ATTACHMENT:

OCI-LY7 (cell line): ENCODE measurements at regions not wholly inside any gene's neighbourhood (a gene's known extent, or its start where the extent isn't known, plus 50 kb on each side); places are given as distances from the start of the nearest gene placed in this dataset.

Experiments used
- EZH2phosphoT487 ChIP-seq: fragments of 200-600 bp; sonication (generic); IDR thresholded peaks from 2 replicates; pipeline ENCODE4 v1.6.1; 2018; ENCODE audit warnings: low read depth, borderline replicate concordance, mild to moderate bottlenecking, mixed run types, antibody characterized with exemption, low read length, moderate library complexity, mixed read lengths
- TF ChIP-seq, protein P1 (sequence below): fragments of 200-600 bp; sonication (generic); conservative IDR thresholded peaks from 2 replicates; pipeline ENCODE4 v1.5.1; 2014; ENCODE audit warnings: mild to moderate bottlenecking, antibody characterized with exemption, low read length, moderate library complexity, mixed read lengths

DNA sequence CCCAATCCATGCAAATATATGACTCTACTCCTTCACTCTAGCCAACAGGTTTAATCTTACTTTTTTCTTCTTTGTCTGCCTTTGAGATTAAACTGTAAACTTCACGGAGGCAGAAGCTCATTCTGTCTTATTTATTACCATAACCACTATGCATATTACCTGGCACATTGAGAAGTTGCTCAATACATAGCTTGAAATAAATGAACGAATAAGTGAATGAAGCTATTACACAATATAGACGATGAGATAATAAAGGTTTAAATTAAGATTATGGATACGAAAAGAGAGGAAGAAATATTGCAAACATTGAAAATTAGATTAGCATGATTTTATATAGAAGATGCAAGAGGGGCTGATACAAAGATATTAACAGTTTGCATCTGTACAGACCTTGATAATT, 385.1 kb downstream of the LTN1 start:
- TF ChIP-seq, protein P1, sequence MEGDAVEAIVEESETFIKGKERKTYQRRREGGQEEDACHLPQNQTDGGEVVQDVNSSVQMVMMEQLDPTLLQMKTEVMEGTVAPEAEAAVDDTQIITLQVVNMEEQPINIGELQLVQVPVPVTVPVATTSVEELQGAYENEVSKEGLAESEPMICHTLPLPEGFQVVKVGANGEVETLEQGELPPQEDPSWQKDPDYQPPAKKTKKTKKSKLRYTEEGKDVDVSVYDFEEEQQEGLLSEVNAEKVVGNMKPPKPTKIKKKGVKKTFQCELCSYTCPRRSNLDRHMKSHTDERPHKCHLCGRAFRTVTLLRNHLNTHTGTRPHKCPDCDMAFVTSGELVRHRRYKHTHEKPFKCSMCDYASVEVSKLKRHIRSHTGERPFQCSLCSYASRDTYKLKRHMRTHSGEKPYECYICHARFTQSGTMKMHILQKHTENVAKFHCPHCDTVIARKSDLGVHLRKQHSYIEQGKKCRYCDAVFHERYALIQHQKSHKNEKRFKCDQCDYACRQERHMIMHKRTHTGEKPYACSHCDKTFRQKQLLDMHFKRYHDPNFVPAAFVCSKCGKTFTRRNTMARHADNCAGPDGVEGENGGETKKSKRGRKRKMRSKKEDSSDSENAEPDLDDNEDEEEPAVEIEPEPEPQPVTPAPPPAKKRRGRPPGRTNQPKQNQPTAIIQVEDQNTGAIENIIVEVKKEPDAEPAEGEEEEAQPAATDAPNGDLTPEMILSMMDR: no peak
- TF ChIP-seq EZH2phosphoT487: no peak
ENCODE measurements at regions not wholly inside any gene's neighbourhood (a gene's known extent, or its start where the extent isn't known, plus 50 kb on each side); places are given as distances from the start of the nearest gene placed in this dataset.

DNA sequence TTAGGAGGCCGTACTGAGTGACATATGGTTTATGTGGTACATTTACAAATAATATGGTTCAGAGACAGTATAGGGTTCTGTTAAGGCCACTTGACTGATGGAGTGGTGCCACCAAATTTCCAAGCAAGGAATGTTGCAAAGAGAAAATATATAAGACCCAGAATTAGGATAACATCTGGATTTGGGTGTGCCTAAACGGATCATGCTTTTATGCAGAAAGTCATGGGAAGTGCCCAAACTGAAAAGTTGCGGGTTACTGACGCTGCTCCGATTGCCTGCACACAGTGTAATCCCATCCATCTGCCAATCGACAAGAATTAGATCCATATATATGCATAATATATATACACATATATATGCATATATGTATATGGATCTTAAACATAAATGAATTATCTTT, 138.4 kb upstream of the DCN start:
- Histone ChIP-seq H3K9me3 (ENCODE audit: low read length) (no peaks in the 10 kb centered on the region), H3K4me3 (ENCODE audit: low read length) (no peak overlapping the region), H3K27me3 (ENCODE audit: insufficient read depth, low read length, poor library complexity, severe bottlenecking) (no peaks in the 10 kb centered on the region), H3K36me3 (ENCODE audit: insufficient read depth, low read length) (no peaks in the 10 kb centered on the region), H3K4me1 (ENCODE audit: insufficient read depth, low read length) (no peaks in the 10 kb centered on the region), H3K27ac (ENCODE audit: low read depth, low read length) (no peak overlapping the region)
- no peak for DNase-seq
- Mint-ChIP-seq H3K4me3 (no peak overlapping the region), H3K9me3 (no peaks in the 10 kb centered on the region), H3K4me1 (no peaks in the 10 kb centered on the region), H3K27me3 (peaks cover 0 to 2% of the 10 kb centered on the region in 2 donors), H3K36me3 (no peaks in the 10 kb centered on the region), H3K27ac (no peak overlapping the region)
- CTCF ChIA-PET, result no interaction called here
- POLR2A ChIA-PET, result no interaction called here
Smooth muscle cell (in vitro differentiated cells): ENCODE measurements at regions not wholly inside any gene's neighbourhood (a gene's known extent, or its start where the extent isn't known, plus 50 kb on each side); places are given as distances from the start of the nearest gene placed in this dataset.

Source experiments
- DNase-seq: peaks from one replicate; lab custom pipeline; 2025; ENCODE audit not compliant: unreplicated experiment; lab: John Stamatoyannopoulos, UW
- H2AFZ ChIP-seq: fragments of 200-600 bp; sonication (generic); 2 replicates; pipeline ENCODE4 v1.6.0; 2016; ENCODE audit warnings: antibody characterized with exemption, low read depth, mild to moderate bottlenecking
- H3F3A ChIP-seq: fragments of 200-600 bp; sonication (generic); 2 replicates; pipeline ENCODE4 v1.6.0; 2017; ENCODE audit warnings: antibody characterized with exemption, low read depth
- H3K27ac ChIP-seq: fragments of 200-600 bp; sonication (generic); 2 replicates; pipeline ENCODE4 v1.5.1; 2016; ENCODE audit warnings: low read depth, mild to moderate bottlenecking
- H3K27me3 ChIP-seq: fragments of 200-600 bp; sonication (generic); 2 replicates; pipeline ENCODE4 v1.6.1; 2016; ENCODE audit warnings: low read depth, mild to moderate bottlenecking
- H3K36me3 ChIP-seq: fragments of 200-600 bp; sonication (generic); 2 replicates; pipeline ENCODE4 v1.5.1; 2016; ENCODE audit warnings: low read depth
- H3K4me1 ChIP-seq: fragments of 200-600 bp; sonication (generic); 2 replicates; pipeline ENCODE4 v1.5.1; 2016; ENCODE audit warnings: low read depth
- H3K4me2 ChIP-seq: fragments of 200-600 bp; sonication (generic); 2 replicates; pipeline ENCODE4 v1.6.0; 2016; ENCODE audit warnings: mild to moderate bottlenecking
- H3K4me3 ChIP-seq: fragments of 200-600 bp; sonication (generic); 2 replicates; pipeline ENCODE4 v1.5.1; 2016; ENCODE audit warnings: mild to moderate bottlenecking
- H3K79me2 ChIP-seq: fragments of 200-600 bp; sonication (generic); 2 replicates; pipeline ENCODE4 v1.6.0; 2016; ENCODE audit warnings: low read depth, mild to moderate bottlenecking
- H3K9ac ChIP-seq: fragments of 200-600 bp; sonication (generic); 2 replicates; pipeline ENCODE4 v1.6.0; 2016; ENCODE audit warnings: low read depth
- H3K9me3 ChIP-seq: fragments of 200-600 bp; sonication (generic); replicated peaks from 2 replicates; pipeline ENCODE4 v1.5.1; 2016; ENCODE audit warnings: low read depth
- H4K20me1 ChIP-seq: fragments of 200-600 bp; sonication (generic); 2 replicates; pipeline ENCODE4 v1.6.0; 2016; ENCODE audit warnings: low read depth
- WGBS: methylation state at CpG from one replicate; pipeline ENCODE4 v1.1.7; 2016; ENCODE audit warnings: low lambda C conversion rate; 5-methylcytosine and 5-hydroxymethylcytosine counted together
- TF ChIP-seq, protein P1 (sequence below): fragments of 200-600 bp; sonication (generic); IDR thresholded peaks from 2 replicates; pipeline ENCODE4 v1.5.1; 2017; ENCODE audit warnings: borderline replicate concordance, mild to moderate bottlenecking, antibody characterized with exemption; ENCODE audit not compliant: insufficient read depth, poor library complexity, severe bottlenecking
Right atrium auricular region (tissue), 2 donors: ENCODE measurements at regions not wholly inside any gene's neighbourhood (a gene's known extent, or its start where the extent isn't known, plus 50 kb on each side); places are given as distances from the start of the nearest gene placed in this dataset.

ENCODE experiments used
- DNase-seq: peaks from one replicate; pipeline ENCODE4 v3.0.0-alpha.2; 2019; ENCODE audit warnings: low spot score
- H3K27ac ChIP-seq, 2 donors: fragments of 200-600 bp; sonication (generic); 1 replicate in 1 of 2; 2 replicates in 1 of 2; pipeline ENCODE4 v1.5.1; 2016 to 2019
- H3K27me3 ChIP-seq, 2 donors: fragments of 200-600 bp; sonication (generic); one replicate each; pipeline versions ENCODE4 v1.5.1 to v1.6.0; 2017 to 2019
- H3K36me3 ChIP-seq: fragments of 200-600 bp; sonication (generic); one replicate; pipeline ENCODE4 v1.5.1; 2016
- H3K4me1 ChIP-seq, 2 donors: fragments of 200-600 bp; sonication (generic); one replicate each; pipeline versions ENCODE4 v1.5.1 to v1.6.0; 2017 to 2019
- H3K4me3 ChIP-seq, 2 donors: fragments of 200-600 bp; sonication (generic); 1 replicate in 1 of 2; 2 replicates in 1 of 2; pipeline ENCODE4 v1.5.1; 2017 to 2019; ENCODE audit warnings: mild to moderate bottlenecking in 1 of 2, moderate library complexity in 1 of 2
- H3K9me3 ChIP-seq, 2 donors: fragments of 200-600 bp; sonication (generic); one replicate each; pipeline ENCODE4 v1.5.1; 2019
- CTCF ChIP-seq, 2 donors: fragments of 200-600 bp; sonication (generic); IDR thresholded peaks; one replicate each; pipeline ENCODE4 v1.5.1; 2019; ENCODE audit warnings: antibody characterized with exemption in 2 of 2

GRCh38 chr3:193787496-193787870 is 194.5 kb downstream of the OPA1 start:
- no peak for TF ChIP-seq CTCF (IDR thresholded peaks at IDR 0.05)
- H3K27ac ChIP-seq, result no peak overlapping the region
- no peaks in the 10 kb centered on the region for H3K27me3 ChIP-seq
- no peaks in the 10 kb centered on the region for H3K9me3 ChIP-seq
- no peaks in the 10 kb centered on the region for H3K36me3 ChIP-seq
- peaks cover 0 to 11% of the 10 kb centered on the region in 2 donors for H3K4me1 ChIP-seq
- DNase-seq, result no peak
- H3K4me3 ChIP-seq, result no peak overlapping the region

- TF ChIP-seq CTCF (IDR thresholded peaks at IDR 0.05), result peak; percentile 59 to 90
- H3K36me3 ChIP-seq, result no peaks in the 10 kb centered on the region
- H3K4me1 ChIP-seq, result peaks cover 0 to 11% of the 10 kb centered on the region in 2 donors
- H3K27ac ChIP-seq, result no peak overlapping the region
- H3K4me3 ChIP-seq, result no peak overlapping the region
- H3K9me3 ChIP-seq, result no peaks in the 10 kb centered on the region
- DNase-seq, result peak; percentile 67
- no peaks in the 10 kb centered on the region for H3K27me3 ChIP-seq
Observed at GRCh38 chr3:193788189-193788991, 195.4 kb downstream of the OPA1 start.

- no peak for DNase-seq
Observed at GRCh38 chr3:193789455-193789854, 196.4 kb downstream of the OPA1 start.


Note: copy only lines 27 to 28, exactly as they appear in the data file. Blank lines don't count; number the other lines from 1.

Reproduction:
- H3K9ac ChIP-seq: fragments of 200-600 bp; sonication (generic); 2 replicates; pipeline ENCODE4 v1.6.0; 2016; ENCODE audit warnings: low read depth
- H3K9me3 ChIP-seq: fragments of 200-600 bp; sonication (generic); replicated peaks from 2 replicates; pipeline ENCODE4 v1.5.1; 2016; ENCODE audit warnings: low read depth